Sunday, September 13, 2009

Hunting in the Wrangells and thereabouts

Fishwheel at the Wrangell Park compound.
There are several new buildings... nicely manicured
lawns and a hiking trail to "observe" the Park from afar...

Federal "office" looks like a hunting lodge.

Display of hides at the Park office

This is a topo map at the Park office.
Where the hell is Kenny Lake?
When I asked why Kenny Lake wasn't on the map
to show people where they ARE, their answer was:
"This is about the mountains, not Kenny Lake."

Tim at the counter of the Wrangell Park office.
Why is the "entrance" to the Park 20 miles north
of the entrance to the park (in Copper Center)
and not on the actual road that leads into the park?
If you come up the Richardson from Valdez you
have to drive 20 miles PAST Kenny Lake
(the entrance road is the Edgerton Highway)
to "learn" about the park and then drive 20 miles
back to actually enter the park?

What can you possibly "need to know" about the park?
Here's a clue how communitarianism is introduced.

"Through the collective recognition of the community of nations..."
Sorry parkies, but there's NO SUCH THING!

Real display of hides at Camp Redington

Me posing as if I have a clue

4 comments:

Stop Common Purpose said...

Hi Niki

Interesting place.

What are the bears used for?

John

Boojah said...

Our black bears are tiny compared. Which one did you harvest?
Hide tanning is nasty business. Do you plan on giving it a try?

Jeff

the tent lady said...

Hi John - These are trophy bears killed by friends of Tim's. We can eat the blacks but I don't know if the hunters ate this one or not. There are too many bears around here and twice this summer we had alerts from neighbors to keep Fred inside because there were roving bears. One was shot right behind our property by the gardeners and the other one was shot over at the Merc by Robbie, the owner's husband. Lisa put the pics on her facebook page, I'll post them here later on. It's a scary place when you have to worry about seeing a bear on the way to the outhouse.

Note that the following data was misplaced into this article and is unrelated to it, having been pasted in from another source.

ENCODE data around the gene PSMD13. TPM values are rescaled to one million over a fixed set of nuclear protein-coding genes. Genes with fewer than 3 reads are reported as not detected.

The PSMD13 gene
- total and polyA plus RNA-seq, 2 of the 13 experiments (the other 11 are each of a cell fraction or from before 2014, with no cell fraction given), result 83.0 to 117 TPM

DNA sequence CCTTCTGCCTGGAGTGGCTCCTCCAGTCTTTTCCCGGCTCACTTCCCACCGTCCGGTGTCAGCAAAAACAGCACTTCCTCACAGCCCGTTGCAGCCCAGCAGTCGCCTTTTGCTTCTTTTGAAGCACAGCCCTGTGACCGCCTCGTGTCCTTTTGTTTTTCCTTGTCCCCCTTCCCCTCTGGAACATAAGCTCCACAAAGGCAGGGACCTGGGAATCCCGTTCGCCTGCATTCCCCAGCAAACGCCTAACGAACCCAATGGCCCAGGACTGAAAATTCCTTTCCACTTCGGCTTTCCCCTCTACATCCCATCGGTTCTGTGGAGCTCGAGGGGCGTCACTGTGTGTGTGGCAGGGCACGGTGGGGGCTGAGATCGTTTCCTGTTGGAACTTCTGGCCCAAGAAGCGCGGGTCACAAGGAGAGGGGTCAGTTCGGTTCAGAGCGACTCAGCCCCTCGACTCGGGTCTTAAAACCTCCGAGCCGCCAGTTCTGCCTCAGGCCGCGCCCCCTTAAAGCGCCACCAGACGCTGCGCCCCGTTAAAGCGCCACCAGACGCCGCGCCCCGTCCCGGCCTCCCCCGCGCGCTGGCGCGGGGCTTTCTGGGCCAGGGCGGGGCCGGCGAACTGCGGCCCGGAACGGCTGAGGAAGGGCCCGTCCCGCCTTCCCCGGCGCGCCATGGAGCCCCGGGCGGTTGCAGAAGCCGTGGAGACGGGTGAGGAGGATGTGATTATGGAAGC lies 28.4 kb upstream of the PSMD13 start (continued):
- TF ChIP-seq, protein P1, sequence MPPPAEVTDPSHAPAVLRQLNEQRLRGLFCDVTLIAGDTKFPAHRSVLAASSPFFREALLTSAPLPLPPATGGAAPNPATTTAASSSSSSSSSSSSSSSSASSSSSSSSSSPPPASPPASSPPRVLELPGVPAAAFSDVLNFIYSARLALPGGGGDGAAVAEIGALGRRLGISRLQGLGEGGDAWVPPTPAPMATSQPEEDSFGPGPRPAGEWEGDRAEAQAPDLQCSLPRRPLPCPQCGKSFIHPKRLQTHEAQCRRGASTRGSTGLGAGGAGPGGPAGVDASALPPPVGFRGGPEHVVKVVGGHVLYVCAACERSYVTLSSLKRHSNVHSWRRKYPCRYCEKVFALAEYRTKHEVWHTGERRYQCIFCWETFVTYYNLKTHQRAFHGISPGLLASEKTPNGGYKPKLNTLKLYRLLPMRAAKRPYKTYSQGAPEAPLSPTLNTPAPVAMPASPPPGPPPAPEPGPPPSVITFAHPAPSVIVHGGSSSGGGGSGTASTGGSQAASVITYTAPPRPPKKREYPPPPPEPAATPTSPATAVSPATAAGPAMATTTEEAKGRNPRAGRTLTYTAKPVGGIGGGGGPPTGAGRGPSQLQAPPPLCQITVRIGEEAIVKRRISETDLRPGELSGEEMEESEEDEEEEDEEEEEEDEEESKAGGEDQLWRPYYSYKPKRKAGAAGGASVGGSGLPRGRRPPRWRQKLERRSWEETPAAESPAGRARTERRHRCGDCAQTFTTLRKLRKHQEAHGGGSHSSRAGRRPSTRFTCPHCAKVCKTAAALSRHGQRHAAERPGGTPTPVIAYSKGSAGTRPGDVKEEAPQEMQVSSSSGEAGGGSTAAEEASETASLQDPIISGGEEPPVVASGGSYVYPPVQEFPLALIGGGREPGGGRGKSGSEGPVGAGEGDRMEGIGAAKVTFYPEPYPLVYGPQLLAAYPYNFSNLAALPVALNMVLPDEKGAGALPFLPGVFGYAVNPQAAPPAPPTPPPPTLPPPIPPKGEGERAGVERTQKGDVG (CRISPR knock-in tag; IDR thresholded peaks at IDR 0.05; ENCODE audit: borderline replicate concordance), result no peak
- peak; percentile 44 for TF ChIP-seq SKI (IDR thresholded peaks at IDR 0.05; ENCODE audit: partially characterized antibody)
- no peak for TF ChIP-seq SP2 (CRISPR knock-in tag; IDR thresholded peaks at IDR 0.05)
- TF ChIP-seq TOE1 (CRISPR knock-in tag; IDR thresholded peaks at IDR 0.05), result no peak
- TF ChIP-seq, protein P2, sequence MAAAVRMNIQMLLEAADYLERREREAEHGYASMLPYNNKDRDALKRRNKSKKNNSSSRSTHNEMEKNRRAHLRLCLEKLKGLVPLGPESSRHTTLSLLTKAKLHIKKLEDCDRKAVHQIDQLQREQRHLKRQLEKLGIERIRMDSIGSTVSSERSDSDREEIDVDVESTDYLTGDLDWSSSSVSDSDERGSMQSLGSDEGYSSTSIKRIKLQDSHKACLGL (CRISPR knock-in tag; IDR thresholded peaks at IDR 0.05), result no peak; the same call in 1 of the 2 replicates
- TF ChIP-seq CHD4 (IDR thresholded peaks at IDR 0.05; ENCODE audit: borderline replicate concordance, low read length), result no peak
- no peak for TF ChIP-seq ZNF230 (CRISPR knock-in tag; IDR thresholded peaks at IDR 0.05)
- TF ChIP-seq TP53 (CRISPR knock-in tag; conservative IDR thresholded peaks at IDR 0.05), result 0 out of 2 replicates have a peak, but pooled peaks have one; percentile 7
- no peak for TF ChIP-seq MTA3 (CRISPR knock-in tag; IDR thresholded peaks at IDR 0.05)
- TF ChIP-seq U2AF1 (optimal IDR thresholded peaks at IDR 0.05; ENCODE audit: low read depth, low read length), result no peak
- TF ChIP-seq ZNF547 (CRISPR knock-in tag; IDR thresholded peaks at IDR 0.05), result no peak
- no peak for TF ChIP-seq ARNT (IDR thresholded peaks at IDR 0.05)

Hi Jeff - I didn't harvest either bear, so far I've just been a stalker and a helper (pulled a 400 lb griz out of a pond with a winch in a very creepy place). Tim says it's way too much work to tan a bear hide and recommends sending them to Canada to have it tanned. I was going to try a moose or a caribou but they're so heavy I can't even pick them up. Tanning these huge hides is for a team of workers, seems pretty much like the hunts. I helped hang 1 moose and 2 caribou in quarters and it took three of us an hour to get em up there. So much to learn and yeah, I think I'll stick with learning to tan foxes, martin and ermine, and maybe wolves. :)

Anonymous said...

Niki,

It's so good to see that you are doing so well this year! And thanks for including pictures of yourself in your blog...I like seeing them, and I'm sure that it helps to personalize you in your quest to wake people up.

Large hides like those are usually staked out (Stretched) on the ground, hair down to scrape and tan. Tanning can be done with a mixture of brains and water to make a paste that is smeared over the hide, the different acids in the brain do the tanning. Once it dries a little, it gets lighter, but one may still need a block and tackle to lift it. The hard part would be the softening of the hide after tanning. A stick with a rounded end is pressed into the hide and drug across to flex and soften the leather. It would take more than a month to do one of those big griz, start to finish, I think.

Pete